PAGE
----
One of the special challenges to this intersection between preservation and green design has been an examination of the tools that attempt to measure sustainable design. The LEED (Leadership in Energy and Environmental Design) rating system of the United States Green Building Council (USGBC) has become the most common basis for evaluating commercial design in the United States. For residential buildings there are many different green design rating systems. The LEED scorecard does not give much value to building reuse. The underlying roots of this imbalance, and the potential methods of addressing this imbalance have been a focus of the preservation community. The use of Life Cycle Analysis (LCA) to better quantify the value of building reuse is emerging as the building science tool that is needed. The National Trust for Historic Preservation is taking the lead in this research.
Historic property owners with viable and well-maintained buildings are asking a different question. They aren’t asking whether or not they should replace their buildings. Instead, they want to know the best green practices for their structures. Green rating systems developed for new construction don’t work that well for buildings that are not undergoing total makeovers. The continuous improvement of existing buildings is a more appropriate strategy, which can be aided by green guidelines. This is particularly true for historic home owners, who are constantly making maintenance, restoration, and life-style improvements to their homes.

Energy

            Virtually all models of sustainable design have at their core strong principles of energy conservation and efficiency. The depletion of fossil fuels could be the single greatest challenge of the 21st century. The popular notion that old buildings are “energy hogs” has not proven to be true for commercial buildings. Several recent studies have shown that older commercial buildings can be just as energy efficient as new buildings. The same thing cannot be said for homes. Statistically, pre-WWII homes are one-third to one-half less efficient than new ones. Making historic and older homes more energy efficient is therefore a critical green preservation strategy. How to identify the most cost effective methods to achieve energy efficiency without compromising historic integrity is the essential question. The topics of windows and insulation are particularly important issues that have come to dominate this discussion. Fortunately, new products, technologies and techniques are a being developed to address this challenge. For example, the insulated glass storm window is a new green preservation product that just came onto the market in 2010. High efficiency furnaces and geothermal systems are two examples of “invisible green” technologies. The best practice for “deep energy retrofits” is a growing subject of research that will occupy increasing amounts of preservation discussion in the years to come.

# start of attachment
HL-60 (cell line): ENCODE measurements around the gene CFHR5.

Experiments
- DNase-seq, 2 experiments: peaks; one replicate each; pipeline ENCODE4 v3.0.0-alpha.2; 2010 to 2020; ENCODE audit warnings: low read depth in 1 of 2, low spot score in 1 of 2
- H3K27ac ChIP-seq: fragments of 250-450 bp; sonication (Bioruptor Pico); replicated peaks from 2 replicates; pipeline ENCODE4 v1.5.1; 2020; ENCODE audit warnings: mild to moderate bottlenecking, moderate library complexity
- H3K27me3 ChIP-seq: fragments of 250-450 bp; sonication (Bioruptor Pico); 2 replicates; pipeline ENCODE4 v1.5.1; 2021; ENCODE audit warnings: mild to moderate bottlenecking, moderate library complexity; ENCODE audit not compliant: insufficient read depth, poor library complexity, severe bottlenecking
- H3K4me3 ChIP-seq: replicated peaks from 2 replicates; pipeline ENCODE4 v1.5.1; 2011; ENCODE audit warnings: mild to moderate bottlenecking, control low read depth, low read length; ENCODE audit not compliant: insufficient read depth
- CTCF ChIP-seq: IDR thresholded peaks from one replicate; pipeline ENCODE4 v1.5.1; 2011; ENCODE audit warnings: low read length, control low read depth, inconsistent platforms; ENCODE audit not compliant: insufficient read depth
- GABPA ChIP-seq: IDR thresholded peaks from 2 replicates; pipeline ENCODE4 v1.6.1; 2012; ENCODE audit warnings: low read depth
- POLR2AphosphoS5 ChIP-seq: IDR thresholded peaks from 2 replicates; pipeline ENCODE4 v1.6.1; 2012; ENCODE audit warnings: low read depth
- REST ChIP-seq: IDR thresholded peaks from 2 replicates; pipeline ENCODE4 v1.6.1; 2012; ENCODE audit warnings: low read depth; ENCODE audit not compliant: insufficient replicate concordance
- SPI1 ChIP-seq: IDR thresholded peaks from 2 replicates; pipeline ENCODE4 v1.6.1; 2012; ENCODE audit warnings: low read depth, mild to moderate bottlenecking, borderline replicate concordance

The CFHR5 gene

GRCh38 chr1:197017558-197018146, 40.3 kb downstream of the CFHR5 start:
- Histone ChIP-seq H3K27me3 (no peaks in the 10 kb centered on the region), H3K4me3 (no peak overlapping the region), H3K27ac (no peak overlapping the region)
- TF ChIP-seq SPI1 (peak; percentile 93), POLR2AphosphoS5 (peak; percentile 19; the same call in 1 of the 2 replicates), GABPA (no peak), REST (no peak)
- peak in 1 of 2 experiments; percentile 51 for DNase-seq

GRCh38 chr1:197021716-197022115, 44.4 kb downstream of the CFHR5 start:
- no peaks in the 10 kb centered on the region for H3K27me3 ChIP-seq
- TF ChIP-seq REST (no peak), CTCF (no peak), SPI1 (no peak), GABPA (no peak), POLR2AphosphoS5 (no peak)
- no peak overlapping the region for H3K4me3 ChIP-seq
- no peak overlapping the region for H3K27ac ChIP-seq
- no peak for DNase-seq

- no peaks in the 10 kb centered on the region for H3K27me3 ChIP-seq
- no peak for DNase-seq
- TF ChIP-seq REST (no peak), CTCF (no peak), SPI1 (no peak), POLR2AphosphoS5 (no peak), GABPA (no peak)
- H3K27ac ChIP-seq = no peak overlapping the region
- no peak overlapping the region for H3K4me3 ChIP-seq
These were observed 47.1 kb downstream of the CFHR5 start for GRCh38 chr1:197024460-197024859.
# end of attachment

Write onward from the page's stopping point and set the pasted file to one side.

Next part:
Conclusion:

            The art and science of sustainability is based upon the three E’s - environment, economy, and equity. Advocates of sustainable design are using these principles to quantify ecologically beneficial building and development practices. The historic preservation movement is well positioned to do the same. Reduce, reuse, recyle has become a mantra of the environmental movement. The preservation movement is true champion of building reuse. This experience has taught us many lessons about the economic, cultural and ecological values of buildings and communities. The historic preservation movement, as a profession and an approach to the treatment of the built environment, is doing something much more important than defining how to save buildings. We are advocates for historic buildings, but we are also building a culture of urban revitalization and building conservation. This may be our most important contribution to the art and science of sustainability.

Mike Jackson, FAIA
Illinois Historic Preservation Agency